8 APRIL 2006, Page 58

Real life

Simon Hoggart

Like everyone else I loved Planet Earth (BBC1, Sunday), which came to only a temporary end this week. The images are fabulous. If the global-warming doomsayers are right, and if in 50 years’ time what’s left of us are living on mountain tops, chewing grey squirrels and watching DVDs powered by lichen, it will be a perfect way of remembering what we have lost. Or rather what we never quite managed to catch in the first place. Where, for example, have you been able to see thermal imaging of kangaroos slobbering on themselves to keep cool? It could be number 983 on our cable box: the Kangaroo Saliva Channel, 7.00 to 8.00: Great Expectorations. As computer-generated images become more powerful and more convincing, real life has to struggle to keep up. So we have multicoloured lizards leaping to catch blackfly in South Africa, herds of wild Bactrian camels racing across the snow, and an ibex fight which, if it were made by Sony, might attract a 15 certificate.

It was, as I say, wonderful. But disconnected, too, linked by only the loosest of threads. This week the theme was that ani mals living in deserts have a problem finding water. But that’s enough biology — let’s look at some more gorgeous images. Part of me yearned to see a cow, or a cat, something that related to our lives, to the fauna we know. An example: if you go to the aquarium under the Palm House in Kew, you’ll see a tank full of impossibly beautiful tropical fish watched by children saying, ‘Look, there’s Nemo!’— and in the next tank, mackerel and Dover sole, a fishmonger’s slab brought to life. The familiar and the edible make the fabulous more real, more convincing.

It was a shame, if inevitable, that David Attenborough could do only the voiceover. The tones were as hushed and intimate as they were in decades past when he really was a few feet from the sleeping lions. There is no way someone of his age could be expected to spend two months in a Land Rover in the Gobi desert in the uncertain hope of finding camels. But there is a loss of immediacy, of that sense that we were following Attenborough’s personal safari. The images are finer by far, but we have lost some contact with the world we knew.

Cows cropped up in The Insurgency (BBC2, Sunday). The BBC, I fear, rather overhyped this documentary, implying that the brave reporters had gone blindfold deep into the heart of al-Qa’eda, whereas most of their footage had been filmed elsewhere, or bought in. And the expert they relied on was Michael Ware, a formidably resourceful Aussie who works for Time magazine and who follows every twist and turn in the insurgency in the way that a political correspondent here has to track Blair v. Brown. I was also impressed by many of the American officers who, far from being the gung-ho maniacs of US war movies, were thoughtful and analytical. For instance, one pointed out that disbanding Saddam’s army had been their first mistake. What point was there in dumping half a million men with military skills and no way to earn a living? ‘If you’re offered $500 to blow up a tank, and that’s something you’ve trained all your life to do, what ya gonna do?’ he inquired.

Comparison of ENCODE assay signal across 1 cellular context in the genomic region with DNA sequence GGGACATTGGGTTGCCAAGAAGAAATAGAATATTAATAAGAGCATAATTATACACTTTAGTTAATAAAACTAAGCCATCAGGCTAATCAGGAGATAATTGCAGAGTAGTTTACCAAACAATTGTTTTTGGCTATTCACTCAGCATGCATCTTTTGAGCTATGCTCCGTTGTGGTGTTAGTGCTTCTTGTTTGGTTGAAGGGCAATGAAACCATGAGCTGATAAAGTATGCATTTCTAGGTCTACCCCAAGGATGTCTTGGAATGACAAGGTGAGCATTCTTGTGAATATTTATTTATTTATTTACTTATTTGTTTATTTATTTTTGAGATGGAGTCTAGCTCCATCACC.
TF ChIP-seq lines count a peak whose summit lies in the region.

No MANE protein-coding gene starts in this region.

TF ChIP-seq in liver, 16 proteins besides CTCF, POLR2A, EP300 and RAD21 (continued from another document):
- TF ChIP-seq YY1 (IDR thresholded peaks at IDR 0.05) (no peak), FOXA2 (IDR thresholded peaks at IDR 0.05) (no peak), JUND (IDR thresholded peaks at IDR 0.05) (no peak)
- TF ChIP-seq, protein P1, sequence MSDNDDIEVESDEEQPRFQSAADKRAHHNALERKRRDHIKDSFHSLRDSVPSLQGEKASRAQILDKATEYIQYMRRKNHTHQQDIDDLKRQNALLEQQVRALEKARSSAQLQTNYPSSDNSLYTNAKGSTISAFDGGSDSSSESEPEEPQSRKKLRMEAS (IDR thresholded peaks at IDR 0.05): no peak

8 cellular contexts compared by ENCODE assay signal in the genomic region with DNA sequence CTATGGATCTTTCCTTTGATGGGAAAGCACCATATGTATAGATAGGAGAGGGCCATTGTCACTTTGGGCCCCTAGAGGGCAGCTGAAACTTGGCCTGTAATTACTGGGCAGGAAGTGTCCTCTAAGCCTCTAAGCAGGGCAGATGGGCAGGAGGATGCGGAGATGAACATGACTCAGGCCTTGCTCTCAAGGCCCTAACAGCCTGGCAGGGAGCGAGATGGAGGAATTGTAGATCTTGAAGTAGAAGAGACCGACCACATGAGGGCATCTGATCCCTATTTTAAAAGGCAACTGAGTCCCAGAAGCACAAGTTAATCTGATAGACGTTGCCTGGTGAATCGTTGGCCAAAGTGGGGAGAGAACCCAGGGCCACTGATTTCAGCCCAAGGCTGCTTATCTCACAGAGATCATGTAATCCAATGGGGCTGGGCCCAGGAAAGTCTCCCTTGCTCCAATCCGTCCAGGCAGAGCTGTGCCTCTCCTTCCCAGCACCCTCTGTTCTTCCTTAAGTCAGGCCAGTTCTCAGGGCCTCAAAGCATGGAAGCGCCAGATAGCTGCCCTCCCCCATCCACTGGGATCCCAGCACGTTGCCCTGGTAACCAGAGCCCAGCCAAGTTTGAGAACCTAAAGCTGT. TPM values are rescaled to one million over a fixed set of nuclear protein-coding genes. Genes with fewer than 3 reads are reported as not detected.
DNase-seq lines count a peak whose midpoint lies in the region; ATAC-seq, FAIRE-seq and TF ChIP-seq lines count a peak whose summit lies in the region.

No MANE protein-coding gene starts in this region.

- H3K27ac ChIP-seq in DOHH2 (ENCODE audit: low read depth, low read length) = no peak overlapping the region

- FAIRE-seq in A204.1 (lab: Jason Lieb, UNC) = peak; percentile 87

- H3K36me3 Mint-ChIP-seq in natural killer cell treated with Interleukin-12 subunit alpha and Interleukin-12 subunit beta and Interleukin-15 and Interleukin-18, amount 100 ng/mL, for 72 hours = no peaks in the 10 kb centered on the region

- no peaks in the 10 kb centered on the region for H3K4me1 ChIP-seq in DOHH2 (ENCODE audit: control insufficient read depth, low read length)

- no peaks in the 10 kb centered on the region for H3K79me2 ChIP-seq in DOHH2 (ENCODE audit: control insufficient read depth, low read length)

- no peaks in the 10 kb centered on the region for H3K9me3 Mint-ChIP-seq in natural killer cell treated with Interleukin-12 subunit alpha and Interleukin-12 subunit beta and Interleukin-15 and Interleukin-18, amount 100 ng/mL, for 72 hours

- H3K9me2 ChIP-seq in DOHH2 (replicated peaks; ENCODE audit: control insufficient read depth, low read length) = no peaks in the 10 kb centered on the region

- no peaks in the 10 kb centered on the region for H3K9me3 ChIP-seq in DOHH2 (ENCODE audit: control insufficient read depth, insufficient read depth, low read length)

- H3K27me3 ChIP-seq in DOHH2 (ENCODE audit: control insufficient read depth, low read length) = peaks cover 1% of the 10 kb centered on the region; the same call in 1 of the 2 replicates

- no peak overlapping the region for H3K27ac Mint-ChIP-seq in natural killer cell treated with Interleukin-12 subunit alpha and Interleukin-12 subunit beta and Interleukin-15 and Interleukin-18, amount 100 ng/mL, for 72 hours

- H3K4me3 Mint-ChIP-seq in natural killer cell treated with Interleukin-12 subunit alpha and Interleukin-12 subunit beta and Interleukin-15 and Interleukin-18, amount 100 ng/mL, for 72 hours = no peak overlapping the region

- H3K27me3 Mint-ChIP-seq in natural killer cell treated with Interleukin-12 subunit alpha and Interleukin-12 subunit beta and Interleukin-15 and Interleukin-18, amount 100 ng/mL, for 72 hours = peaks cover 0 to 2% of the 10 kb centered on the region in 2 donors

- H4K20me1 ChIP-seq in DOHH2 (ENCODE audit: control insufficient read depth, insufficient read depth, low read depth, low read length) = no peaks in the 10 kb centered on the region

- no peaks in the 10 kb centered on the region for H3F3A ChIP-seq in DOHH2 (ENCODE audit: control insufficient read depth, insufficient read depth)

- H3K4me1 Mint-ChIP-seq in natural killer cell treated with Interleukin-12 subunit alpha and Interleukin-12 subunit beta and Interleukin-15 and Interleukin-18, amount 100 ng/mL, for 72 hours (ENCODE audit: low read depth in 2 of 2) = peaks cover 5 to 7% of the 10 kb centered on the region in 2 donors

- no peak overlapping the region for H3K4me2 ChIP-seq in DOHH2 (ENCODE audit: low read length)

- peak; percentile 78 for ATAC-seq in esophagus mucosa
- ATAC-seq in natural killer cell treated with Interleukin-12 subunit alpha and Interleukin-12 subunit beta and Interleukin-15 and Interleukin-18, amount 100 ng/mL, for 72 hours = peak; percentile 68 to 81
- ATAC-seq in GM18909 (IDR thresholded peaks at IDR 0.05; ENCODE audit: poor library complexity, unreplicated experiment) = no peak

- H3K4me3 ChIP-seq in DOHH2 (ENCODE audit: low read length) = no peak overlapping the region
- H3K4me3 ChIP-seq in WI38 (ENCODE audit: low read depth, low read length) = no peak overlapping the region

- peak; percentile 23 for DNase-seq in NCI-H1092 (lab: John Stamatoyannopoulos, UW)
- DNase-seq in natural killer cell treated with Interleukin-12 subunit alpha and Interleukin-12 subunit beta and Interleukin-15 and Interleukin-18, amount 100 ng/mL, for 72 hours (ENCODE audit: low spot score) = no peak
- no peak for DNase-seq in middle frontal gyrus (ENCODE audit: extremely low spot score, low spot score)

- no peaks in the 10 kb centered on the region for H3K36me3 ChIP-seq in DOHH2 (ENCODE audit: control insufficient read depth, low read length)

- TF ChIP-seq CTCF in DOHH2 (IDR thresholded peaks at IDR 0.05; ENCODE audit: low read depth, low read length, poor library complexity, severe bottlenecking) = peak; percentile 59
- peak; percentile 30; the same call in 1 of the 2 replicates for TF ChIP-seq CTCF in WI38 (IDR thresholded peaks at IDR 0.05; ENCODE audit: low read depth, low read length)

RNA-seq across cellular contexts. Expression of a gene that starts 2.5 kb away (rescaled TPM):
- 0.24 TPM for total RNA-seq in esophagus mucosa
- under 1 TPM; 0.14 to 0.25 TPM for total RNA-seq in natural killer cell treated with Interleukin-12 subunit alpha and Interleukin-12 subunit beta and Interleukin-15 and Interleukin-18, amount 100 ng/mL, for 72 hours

The most moving scenes were of ordinary Iraqis trying to live their lives in the midst of the mayhem, forced to choose sides while trying to find food and — like those salivating kangaroos — shelter from the heat. Cows ambled in and out of the chaos; old ladies tried to get across the road before an armoured car bore them down. This was real life in Iraq as we rarely see it. The documentary was less than the BBC promised, but actually more satisfying than I expected.

Green Wing (Channel 4, Friday) opened with a dream sequence, which was pointless, since the show is one long dream sequence. Cause and effect are unrelated; everyone either detests each other or else, inappropriately, is obsessed by them. It is set in a hospital, but the few patients visi ble exist only to be sat on as they are wheeled to their ops, or to be terrified by doctors yelping Gary Glitter songs at them. The new series is sporadically amusing, but they’ve forgotten the golden rule of comedy: the more anarchic and ‘madcap’ it is, the more it requires the tightest possible discipline at every stage. Green Wing shows worrying signs of skipping straight from cult viewing to decadence, without the two intervening stages of popularity and selfparody.

Taken at the Flood (ITV, Sunday), the last Poirot in the series, ended with the villain being executed: hood, rope, drop. It seemed weird, since in Agatha Christie’s world nothing as prosaic yet fearful as a trial and punishment ever follow the scene when Poirot gets everyone together in the drawing-room to denounce the murderer. I wanted to shout, ‘Don’t be daft, this isn’t real life, you know!’ If she were writing today, I doubt she would end by having her killers slopping out.